The Shape Tape apparatuses are held in a black briefcase. The briefcase contains eighteen items:
2014.EP.5.1 A Black Briefcase with brass coloured catches and locks. The dial for the combination locks are blocked with red plastic pins.
2014.EP.5.2 Plastic ShapeTape Processor with short fiber-optic cable. The processor is a rectangular white box. The cable is covered by a blue ribbon.
2014.EP.5.3 Plastic ShapeTape Processor with long fiber-optic cable. The cable is covered by a blue ribbon.
2014.EP.5.4 Plastic ShapeTape Processor with long fiber-optic cable and barcode on the underside. The cable is covered by a blue ribbon.
2014.EP.5.5 A Loose CD
2014.EP.5.6 A CD within a case
2014.EP.5.7 A 3.5 inch floppy disk labelled “Calibration File, Serial No.3344.
2014.EP.5.8 A 3.5 inch floppy disk labelled “Calibration File, Serial No.3265″.
2014.EP.5.9 Two brass clips in a plastic bag.
2014.EP.5.10 A black two-pronged power cord.
2014.EP.5.11 A grey video cable.
2014.EP.5.12 An invoice on yellow paper from the Defence and Civil Institute of Environmental Medicine dated 4 Feb 2000.
2014.EP.5.13 Stapled email correspondences with Measurand Inc.
2014.EP.5.14 Invoice from Measurand Inc.
2014.EP.5.15 Correspondence between Lee Danisch and Paul Milgram
2014.EP.5.16 A bound description, application notes, instructions, and ordering information manual for ShapeTape Processors.
2014.EP.5.17 A bound installation and operation manual for ShapeTape Processors, Model S1280CS
2014.EP.5.18 A bound installation and operation manual for ShapeTape Processors, models S1280 & S1680
Accession Number: 2014.ep.5.1-8
Brass, Aluminum, Glass, Plastic, Paper, Other Metals
One of the ShapeTape processors with a long fiber-optic cable has a barcode on the underside whereas the other two do not.
Briefcase: Height = 31, Width = 9.75, Length = 44.5; Shape Tape Processors: Height = 8.6, Width = 3, Length = 16.3; Fiber Optic Tape (Processor #1): Length = 187, Width = 1.3; Fiber Optic Tape (Processor #2 & 3): Length = 224, Width = 1.3.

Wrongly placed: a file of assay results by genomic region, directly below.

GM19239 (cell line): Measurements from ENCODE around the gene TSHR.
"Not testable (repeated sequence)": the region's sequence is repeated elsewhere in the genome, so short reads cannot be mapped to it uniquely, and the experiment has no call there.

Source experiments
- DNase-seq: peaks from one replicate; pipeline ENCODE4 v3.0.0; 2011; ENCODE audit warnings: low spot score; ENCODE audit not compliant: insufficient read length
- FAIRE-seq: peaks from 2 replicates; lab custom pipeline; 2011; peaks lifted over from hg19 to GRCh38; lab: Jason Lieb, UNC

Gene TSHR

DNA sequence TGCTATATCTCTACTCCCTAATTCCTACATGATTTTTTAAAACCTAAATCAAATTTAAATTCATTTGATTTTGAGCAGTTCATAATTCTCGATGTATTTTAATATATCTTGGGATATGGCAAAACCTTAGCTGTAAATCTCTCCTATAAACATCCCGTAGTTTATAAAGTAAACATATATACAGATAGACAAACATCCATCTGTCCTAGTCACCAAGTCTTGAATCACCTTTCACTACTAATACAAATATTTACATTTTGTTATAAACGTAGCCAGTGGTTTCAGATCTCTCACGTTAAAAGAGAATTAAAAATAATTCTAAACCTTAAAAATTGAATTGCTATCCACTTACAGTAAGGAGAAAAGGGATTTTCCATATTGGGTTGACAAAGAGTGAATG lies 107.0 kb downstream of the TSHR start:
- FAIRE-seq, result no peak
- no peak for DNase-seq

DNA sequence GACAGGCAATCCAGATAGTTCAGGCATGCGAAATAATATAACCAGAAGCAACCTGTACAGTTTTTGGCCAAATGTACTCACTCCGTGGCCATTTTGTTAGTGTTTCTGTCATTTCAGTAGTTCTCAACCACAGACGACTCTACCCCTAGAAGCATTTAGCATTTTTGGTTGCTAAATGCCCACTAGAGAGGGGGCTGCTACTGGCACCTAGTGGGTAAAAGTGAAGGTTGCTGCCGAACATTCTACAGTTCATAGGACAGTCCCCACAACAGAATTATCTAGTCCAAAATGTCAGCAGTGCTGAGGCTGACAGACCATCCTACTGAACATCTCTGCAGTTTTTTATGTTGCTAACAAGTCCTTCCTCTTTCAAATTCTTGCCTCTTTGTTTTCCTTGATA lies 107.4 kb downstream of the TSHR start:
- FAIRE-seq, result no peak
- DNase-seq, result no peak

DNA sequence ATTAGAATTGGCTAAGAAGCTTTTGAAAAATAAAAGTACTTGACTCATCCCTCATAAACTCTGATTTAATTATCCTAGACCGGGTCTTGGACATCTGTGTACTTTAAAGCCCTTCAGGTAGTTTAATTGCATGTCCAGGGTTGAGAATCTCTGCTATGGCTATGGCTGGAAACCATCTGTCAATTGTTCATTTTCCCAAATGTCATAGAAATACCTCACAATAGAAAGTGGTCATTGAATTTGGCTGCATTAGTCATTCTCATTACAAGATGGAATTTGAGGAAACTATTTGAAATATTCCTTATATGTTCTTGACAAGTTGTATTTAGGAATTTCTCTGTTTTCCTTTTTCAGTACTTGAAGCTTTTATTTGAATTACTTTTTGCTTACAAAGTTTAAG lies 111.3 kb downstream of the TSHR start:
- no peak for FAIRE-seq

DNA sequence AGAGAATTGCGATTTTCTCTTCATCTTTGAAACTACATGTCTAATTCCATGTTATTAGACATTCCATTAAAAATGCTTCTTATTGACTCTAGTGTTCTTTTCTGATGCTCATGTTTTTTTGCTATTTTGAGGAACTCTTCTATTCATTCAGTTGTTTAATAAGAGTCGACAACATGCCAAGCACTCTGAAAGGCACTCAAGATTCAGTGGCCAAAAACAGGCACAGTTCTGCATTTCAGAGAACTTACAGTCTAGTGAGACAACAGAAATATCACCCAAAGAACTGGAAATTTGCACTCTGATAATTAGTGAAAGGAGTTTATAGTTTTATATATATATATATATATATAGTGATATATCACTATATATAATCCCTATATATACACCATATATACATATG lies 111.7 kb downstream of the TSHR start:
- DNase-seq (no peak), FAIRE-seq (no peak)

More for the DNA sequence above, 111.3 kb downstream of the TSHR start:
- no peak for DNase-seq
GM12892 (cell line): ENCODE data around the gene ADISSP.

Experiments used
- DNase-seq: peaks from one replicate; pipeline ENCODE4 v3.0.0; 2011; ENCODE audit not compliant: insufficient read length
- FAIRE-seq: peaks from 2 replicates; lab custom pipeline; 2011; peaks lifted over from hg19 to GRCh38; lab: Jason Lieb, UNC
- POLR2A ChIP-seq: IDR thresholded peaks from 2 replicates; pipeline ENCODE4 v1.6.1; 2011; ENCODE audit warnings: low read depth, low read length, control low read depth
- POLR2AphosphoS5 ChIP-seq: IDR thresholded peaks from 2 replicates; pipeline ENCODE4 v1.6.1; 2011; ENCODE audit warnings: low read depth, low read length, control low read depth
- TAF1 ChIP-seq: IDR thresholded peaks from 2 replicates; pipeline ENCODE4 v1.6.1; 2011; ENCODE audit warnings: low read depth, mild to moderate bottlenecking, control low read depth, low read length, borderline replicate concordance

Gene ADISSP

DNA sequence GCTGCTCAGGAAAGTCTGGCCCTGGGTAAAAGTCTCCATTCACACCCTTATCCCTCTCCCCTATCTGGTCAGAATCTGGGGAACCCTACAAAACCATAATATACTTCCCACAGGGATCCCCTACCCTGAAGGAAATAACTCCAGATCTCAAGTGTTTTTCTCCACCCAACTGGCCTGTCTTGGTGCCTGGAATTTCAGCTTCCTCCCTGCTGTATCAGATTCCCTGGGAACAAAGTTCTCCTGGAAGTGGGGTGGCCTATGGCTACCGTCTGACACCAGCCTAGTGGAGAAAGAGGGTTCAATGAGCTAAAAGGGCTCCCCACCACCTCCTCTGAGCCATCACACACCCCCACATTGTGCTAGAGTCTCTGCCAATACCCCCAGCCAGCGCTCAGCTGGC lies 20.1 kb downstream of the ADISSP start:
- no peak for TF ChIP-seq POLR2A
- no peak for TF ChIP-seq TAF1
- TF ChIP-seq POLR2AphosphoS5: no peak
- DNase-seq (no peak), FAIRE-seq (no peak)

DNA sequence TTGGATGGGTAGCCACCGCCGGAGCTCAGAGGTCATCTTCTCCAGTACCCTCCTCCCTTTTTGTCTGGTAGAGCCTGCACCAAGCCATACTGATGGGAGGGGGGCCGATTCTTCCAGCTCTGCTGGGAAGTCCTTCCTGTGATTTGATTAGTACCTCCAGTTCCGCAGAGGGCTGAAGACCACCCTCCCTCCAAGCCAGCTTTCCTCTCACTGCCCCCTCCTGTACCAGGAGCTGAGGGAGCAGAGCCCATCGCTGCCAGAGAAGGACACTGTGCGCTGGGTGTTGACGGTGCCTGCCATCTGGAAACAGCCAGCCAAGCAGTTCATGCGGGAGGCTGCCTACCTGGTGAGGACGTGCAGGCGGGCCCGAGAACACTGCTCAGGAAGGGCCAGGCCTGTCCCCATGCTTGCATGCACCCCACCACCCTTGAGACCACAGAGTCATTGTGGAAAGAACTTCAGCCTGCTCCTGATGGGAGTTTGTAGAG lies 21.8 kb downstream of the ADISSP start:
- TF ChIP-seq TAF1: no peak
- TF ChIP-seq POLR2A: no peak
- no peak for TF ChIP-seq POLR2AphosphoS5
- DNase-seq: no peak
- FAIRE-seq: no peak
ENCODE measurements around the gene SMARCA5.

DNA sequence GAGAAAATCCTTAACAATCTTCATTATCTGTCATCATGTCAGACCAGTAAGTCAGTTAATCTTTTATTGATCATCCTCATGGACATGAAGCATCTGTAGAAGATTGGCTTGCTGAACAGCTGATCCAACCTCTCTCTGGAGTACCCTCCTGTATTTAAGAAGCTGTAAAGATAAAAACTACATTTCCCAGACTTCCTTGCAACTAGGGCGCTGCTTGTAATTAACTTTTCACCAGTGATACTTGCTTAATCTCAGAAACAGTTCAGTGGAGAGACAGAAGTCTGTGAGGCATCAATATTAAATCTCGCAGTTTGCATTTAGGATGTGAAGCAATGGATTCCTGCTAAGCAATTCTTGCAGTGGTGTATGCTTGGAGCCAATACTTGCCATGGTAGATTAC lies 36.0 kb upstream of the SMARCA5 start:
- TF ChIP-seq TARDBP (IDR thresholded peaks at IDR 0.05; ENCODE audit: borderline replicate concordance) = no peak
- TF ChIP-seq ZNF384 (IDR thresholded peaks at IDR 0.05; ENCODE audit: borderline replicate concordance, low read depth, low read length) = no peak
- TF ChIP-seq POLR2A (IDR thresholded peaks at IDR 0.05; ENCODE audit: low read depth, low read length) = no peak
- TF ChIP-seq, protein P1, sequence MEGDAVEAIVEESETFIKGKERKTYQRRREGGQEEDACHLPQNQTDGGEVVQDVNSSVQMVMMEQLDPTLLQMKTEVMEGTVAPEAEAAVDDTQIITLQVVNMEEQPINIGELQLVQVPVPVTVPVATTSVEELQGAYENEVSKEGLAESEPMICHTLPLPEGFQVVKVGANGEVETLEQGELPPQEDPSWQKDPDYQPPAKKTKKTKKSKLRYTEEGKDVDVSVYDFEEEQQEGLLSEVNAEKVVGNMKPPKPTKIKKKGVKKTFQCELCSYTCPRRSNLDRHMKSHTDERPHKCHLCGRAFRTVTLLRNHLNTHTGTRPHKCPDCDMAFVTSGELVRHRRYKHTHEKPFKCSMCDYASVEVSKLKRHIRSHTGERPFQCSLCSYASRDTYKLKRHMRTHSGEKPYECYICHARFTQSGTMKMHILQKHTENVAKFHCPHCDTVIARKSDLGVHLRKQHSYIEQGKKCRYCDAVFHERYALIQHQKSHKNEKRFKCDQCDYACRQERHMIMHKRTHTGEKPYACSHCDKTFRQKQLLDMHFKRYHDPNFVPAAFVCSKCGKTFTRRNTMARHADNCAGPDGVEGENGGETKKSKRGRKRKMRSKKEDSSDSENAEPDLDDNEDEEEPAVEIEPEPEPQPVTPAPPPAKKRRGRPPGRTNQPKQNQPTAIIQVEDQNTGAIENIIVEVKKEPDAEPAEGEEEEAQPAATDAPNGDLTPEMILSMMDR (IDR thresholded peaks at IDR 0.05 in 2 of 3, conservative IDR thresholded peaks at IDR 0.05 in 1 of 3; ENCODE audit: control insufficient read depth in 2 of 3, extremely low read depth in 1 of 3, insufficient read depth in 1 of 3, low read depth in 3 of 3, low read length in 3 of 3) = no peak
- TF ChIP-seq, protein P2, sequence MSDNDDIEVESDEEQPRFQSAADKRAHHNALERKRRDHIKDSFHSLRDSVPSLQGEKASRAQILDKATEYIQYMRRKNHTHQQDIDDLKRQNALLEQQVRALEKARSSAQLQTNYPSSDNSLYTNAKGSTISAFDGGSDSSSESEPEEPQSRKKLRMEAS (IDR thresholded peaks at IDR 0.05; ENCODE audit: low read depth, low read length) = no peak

According to information from the Measurand Geotechnical Inc. website and in email correspondence with Professor Paul Milgram, ShapeTape processors use fiber-optics to measure dimensions and minute movements of objects on the X, Y, and Z axis. According to some of the invoices and manuals present within this object, these particular processors were used to measure the movement of the human body. Although no further information was available on the types of experiments these objects were used in at U of T, it is likely that they were used to study kinesiology.
Excellent: The object has damage as follows
2014.EP.5.1.1: Scratches on the top surface of briefcase (when laid flat)
2014.EP.5.1.2: Scratches on the bottom surface of the briefcase (when laid flat)
2014.EP.5.1.3: The plastic covers of the fibre optic cables are worn and torn
2014.EP.5.1.4: The paper journals and manuals have worn edges
2014.EP.5.1.5: There are minor scratches and discoloration on the brass furniture throughout the briefcase
2014.EP.5.1.6: The stitching is separated on the top surface of briefcase (when laid fla
2014.EP.5.1.7: There is scotch tape present on the fiber optic cables on the ShapeTape processor with the shortest fiber-optic cable
Manufacturer: Measurand Geotechnical Inc.
Date of Manufacture: c. 1999
At least one ShapeTape device was donated to Professor Paul Milgram at the Mechanical and Industrial Engineering department at U of T by Lee Danisch (an employee at Measurand Geotechnical Inc.) around 1999. According to Professor Milgram, at least one of the three ShapeTape devices was donated by the Defense Research and Development Centre in Toronto. A further invoice within the briefcase suggests that one of the ShapeTape devices was originally from the Defence and Civil Institute of Environmental Medicine in Fredericton, New Brunswick; the invoice is dated February 4th 2000.
Paul Milgram, e-mail message to cataloguer, February 18 2014.
Measurand Geotechnical Inc. Website. “Products.” Last accessed March 6 2014. http://www.measurandgeotechnical.com/products.html
- Donated to UTSIC